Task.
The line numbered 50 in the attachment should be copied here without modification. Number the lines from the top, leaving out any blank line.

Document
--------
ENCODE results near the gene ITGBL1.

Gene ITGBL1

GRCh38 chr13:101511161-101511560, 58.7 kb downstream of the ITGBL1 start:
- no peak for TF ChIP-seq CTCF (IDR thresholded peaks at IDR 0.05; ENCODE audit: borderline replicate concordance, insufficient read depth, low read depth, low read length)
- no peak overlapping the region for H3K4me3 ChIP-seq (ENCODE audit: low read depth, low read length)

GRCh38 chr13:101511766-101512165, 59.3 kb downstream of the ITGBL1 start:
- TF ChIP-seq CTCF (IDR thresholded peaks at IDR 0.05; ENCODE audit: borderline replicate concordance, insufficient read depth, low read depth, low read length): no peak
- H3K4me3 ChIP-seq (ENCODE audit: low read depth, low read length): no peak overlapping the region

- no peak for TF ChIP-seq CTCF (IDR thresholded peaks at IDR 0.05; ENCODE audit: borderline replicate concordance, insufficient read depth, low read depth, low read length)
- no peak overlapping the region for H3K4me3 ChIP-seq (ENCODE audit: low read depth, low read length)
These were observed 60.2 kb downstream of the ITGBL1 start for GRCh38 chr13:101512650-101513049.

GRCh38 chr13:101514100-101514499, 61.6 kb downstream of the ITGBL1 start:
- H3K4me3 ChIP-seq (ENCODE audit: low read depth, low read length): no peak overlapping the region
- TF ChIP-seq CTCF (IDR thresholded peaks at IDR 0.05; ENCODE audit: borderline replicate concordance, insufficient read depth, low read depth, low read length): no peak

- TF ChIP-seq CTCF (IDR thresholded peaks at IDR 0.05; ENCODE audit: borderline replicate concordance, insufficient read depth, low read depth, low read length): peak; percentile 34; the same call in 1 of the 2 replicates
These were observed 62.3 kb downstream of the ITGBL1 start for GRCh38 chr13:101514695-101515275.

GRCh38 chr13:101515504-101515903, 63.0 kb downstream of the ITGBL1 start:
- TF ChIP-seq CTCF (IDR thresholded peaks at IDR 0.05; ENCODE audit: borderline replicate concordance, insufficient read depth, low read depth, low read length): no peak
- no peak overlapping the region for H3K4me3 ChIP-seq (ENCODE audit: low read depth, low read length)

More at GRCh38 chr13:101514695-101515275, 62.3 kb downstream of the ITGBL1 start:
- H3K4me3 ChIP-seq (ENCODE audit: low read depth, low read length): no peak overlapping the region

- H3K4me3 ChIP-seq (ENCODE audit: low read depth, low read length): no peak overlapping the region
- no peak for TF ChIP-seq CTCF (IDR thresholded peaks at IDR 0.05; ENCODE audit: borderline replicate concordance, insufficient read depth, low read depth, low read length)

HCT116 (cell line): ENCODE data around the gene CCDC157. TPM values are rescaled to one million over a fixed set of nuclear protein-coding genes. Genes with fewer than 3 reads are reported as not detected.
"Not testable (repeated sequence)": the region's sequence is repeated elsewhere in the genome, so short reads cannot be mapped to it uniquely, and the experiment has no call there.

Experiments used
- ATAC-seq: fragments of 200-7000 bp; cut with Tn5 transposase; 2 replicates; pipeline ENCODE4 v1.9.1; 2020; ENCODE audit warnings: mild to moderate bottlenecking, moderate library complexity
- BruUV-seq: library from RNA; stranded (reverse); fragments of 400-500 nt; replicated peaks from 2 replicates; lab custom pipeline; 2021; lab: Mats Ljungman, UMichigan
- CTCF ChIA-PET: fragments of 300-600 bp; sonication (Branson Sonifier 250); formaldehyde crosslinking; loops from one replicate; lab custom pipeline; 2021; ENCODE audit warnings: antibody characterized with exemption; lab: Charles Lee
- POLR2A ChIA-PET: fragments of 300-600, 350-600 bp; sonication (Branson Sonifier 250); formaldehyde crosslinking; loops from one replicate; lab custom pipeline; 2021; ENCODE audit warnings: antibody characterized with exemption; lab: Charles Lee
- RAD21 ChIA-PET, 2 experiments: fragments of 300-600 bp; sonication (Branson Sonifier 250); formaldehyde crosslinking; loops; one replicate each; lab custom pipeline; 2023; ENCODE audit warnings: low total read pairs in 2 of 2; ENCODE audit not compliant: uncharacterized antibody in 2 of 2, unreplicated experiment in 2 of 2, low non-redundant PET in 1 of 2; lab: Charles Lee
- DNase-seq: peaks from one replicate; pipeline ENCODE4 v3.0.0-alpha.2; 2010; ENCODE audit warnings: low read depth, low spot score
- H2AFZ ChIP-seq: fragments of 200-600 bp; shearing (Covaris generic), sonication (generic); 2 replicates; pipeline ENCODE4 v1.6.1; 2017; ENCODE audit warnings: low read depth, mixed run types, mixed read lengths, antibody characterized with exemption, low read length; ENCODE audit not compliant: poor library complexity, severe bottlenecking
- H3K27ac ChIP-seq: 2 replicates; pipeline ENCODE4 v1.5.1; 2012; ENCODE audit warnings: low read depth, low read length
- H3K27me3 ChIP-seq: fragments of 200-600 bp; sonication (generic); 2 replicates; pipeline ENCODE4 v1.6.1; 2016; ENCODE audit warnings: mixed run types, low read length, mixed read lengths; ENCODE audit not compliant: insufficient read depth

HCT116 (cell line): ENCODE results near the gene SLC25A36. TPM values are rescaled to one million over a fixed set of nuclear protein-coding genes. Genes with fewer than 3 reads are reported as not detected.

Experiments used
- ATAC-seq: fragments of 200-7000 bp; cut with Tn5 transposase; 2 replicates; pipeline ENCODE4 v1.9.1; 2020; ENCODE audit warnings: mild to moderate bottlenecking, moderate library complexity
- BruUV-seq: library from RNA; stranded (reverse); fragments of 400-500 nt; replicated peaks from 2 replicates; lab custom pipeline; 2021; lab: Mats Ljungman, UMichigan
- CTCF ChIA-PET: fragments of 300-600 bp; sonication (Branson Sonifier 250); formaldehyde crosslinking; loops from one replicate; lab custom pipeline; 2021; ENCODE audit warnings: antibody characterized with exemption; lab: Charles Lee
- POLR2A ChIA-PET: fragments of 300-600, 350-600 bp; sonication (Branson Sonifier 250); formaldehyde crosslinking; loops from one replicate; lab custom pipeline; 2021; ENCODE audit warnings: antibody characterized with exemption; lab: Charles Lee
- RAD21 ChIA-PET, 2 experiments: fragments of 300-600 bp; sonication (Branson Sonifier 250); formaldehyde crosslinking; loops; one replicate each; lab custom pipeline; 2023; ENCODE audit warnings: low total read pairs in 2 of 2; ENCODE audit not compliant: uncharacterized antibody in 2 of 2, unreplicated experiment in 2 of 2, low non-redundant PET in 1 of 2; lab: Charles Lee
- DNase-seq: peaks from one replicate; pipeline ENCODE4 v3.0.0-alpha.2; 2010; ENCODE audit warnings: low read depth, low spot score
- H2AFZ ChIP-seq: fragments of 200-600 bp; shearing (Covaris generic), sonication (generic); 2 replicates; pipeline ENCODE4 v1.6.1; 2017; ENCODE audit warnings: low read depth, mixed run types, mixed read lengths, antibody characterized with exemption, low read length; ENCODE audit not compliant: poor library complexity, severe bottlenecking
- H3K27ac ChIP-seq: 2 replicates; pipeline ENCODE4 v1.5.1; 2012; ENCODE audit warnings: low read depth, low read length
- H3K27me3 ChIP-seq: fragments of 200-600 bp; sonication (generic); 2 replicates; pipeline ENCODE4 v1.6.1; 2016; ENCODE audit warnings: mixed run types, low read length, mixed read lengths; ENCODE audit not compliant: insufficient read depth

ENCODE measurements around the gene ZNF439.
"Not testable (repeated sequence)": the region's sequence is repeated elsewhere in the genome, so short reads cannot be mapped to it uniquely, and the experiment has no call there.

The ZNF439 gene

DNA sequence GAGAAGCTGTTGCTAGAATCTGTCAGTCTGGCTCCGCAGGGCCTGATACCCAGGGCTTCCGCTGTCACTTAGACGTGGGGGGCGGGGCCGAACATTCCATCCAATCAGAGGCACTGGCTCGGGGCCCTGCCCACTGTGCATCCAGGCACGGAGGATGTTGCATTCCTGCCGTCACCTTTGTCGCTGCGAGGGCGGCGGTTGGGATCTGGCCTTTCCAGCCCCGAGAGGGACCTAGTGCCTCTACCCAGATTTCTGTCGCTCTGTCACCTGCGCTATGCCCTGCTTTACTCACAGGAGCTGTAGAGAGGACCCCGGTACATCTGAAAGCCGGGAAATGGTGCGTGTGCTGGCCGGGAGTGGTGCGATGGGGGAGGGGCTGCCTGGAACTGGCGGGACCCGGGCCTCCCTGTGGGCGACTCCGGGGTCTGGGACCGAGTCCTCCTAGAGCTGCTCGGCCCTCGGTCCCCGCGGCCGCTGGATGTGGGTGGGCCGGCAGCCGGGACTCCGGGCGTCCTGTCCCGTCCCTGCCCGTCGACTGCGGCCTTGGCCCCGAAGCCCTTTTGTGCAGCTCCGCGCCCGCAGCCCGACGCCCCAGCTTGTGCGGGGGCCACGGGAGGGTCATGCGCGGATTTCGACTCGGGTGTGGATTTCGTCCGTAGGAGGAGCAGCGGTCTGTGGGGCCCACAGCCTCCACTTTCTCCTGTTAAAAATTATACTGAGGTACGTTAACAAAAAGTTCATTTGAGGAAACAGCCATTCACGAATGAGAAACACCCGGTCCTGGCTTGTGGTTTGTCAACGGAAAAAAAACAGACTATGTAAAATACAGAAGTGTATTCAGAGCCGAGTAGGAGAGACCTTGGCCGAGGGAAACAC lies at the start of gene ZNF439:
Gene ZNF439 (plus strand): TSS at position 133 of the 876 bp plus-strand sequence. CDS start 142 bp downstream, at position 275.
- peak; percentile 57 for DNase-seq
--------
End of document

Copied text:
DNA sequence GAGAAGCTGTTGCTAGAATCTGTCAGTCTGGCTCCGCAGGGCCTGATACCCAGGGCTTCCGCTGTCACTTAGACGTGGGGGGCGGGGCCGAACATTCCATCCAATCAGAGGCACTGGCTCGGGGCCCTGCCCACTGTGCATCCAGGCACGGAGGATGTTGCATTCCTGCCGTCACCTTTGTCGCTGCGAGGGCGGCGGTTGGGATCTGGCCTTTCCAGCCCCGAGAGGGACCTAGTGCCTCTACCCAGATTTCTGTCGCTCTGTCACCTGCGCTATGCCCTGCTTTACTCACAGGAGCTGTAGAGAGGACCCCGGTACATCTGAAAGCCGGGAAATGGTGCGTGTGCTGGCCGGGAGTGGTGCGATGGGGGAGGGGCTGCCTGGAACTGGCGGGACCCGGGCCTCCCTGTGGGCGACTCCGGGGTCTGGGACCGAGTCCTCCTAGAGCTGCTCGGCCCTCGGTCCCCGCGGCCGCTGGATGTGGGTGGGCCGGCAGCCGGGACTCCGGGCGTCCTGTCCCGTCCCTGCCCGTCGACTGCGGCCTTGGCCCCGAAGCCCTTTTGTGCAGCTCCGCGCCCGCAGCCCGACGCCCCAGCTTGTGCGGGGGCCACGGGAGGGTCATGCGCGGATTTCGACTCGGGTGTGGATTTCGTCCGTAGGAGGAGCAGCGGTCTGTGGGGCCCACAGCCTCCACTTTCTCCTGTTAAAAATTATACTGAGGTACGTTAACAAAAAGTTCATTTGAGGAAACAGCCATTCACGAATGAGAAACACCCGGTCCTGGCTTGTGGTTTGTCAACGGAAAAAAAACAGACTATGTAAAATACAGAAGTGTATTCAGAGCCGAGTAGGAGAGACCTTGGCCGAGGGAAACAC lies at the start of gene ZNF439: